Atrial Fibrillation Patients Have Low Embolism Rates After Minimally Invasive Surgical Ablation Regardless Of Stroke History
Buqing Ni, Jiaxi Gu, Junjie Du, Weidong Gu, Xiaohu Lu, Yongfeng Shao.
The First Affiliated Hospital of Nanjing Medical University, Nanjing, China.
OBJECTIVE: Current catheter ablation techniques for atrial fibrillation (AF) may obviate patients with prior stroke history because the risk of thromboembolism associated with interventional procedures in these patients is significantly high while any aggressive perioperative anticoagulation strategies may increase their bleeding complications. Minimally invasive surgical ablation with left atrial appendage (LAA) excision provides a safe alternative for this specific patient population. However its effect on thromboembolism prevention in high risk AF patients is still unknown. The purpose of this study was to compare the middle term outcomes of video-assisted surgical ablation and LAA excision between high risk AF patients with prior stroke and AF patients without stroke history.
METHODS: Report of 95 consecutive patients with lone AF underwent video-assisted epicardial surgical ablation and LAA excision because of the contraindication or failure of oral anticoagulation between May 2011 and May 2016. All patients were from an ongoing prospective Atrial Fibrillation Surgery Registry Study, of which 72 had stroke history and 23 did not. The 24 hour cardiac rhythm recording, ischemic stroke and systemic embolic events were regularly assessed after discharge from hospital.
RESULTS: The median follow-up period was 20 months (from 6 months to 66 months). Of 64 patients who had paroxysmal AF, 49 (76.6%) turned and remained in normal sinus rhythm after surgery. Among 31 persistent AF patients, 16 (51.6%) were in normal sinus rhythm postoperatively. No patient required a vitamin K antagonist for anticoagulation after surgery. During the follow-up period, no patient had stroke and only one patient (1.4%) who had prior stroke with CHADS2 score of 2 experienced mesenteric arterial embolism two months after surgery.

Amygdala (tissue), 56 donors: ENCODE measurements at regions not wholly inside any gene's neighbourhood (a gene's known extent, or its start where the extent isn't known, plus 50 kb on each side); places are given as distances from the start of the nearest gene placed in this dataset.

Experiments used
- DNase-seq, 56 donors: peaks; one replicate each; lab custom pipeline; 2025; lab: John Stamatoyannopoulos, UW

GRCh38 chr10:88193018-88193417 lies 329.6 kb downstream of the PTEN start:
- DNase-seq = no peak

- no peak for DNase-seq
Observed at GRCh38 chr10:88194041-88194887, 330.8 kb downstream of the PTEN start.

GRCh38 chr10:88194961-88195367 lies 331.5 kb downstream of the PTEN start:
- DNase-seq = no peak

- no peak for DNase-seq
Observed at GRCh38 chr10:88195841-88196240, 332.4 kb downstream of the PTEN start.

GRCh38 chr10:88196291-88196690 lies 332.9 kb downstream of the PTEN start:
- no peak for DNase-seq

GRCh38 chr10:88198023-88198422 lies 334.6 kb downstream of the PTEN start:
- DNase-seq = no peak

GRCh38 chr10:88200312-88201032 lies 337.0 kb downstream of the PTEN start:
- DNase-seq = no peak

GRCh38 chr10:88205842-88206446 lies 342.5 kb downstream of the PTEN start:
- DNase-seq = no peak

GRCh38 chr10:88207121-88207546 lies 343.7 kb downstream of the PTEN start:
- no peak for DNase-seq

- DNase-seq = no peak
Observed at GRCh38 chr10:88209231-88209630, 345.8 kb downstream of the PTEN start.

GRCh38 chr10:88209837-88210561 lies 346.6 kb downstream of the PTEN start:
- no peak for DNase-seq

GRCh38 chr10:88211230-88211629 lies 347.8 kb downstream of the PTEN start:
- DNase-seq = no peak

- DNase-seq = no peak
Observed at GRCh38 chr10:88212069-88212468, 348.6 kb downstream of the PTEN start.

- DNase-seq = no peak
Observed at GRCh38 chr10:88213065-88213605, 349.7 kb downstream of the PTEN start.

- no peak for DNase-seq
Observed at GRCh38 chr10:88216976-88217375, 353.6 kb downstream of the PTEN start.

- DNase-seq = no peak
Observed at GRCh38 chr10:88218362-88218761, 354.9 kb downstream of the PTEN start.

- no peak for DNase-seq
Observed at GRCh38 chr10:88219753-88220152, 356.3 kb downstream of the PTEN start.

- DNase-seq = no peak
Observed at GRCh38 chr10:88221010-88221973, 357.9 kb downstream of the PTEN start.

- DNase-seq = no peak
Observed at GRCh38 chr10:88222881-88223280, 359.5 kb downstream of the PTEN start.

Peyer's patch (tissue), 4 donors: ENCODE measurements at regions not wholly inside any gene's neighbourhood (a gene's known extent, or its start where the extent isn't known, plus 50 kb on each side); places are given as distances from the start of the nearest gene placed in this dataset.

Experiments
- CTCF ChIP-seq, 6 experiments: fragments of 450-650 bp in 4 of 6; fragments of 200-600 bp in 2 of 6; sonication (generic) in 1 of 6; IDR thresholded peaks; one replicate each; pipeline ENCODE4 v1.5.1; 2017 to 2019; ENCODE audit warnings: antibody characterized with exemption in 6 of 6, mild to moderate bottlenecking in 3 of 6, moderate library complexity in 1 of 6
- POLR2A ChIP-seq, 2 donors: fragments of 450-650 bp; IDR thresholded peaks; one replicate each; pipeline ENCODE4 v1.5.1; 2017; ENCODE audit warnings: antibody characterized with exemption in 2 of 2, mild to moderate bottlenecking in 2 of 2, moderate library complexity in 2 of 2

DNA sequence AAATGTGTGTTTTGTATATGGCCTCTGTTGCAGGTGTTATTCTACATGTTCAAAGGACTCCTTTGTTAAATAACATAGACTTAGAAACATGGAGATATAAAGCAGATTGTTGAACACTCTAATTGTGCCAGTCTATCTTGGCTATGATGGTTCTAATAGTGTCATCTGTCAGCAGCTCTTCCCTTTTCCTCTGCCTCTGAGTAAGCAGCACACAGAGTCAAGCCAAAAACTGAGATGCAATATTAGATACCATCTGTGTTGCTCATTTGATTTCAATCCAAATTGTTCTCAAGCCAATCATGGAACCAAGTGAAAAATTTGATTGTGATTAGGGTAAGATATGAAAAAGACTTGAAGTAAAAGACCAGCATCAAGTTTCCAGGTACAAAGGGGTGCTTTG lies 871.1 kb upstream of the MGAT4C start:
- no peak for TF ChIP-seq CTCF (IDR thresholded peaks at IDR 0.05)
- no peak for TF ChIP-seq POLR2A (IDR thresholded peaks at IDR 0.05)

CONCLUSIONS: In our study populations, AF patients with prior stroke who underwent video-assisted epicardial surgical ablation and LAA excision have low risk of stroke and systemic embolic events after surgery although having higher baseline CHADS2 scores compared with low risk AF patients. All patients are free of anticoagulation therapy regardless their later AF recurrence rates after surgery.
|Characteristics||Total (n=95)||stroke history (n=72)||No stroke history (n=23)||p value|
|Age, y||61.31 ± 0.96||61.85 ± 1.10||59.61 ± 1.96||0.3212|
|Sex: male||54/95 (56.8%)||43/75 (57.3%)||11/23 (47.8%)||0.3426|
|AF duration, y||3(0.08~30)||3(0.08~30)||4(0.16~15)||0.2882|
|LA diameter, mm||39.61 ± 0.57||40.08 ± 0.63||38.00 ± 1.24||0.1267|
|Paroxysmal AF||64/95 (67.4%)||45/72 (62.5%)||19/23 (82.6%)||0.0811|
|Persistent AF||31/95 (32.6%)||27/72 (37.5%)||4/23 (17.4%)||0.1756|
|CHADS2 score <2||21/95 (22.1%)||0/72 (0%)||21/23 (91.3%)||<0.0001|
|CHADS2 score=2||26/95(27.4%)||25/72(34.7%)||1/23 (4.3%)||0.0032|
|CHADS2 score≥3||48/95(50.5%)||47/72(65.3%)||1/23 (4.3%)||<0.0001|
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